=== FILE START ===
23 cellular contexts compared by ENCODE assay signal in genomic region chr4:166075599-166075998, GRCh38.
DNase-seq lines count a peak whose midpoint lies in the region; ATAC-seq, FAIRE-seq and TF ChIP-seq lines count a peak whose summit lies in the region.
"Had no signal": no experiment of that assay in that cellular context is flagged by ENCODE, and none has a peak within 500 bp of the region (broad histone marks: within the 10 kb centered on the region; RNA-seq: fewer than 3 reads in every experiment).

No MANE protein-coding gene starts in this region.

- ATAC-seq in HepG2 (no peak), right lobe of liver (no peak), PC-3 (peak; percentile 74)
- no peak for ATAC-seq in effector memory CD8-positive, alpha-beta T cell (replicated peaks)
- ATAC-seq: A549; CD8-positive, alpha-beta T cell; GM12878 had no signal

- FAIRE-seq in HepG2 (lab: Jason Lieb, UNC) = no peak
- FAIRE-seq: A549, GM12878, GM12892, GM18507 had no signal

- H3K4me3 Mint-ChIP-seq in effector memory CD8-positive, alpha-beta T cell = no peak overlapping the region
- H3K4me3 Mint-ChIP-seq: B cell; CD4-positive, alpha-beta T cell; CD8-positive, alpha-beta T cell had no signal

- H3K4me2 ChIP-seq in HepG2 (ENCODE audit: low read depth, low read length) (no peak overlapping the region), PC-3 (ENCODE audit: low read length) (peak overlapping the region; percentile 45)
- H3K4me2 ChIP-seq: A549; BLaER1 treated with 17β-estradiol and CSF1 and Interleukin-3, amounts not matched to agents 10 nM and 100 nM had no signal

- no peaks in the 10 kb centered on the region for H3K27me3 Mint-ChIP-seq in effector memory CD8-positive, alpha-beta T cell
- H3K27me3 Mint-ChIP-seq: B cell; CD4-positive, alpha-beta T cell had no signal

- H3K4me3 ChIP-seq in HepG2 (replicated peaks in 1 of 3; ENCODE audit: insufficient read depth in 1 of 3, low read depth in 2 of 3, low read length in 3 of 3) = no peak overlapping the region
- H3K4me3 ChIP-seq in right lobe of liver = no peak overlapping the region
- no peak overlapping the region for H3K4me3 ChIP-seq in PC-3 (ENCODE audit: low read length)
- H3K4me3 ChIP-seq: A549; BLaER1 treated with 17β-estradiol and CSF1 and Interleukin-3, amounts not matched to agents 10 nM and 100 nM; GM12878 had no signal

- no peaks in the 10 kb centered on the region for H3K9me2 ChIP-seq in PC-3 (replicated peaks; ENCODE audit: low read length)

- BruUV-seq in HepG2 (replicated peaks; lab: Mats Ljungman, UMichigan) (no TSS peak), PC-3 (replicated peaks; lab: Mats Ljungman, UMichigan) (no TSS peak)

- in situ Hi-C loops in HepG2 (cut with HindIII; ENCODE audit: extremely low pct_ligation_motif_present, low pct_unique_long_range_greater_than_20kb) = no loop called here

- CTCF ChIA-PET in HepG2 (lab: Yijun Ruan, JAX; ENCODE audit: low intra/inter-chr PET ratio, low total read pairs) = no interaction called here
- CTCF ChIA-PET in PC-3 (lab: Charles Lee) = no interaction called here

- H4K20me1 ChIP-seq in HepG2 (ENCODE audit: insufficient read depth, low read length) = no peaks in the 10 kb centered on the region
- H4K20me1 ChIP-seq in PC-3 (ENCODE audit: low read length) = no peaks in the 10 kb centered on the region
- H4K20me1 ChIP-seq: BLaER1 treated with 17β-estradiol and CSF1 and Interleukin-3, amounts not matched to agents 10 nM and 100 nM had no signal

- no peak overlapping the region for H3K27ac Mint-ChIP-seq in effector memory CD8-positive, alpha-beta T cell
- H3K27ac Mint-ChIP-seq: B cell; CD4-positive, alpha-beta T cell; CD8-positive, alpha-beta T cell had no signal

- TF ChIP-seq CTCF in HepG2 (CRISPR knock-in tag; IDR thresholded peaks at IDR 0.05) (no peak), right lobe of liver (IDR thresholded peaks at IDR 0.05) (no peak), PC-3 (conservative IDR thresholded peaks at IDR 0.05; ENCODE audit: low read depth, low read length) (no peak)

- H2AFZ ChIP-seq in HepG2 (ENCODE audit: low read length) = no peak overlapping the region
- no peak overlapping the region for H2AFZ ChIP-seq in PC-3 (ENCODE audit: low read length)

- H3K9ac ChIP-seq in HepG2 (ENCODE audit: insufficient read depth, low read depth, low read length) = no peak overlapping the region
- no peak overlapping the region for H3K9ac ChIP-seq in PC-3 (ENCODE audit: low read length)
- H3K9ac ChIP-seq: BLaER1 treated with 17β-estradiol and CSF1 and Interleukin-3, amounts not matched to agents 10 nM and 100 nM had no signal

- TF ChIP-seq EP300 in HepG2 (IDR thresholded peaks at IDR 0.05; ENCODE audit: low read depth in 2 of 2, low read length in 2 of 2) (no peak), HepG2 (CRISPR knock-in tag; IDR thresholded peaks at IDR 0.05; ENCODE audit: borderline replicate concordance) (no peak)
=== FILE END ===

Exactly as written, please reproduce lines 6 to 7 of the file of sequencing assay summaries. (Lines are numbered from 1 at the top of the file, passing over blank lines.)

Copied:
- no peak for ATAC-seq in effector memory CD8-positive, alpha-beta T cell (replicated peaks)
- ATAC-seq: A549; CD8-positive, alpha-beta T cell; GM12878 had no signal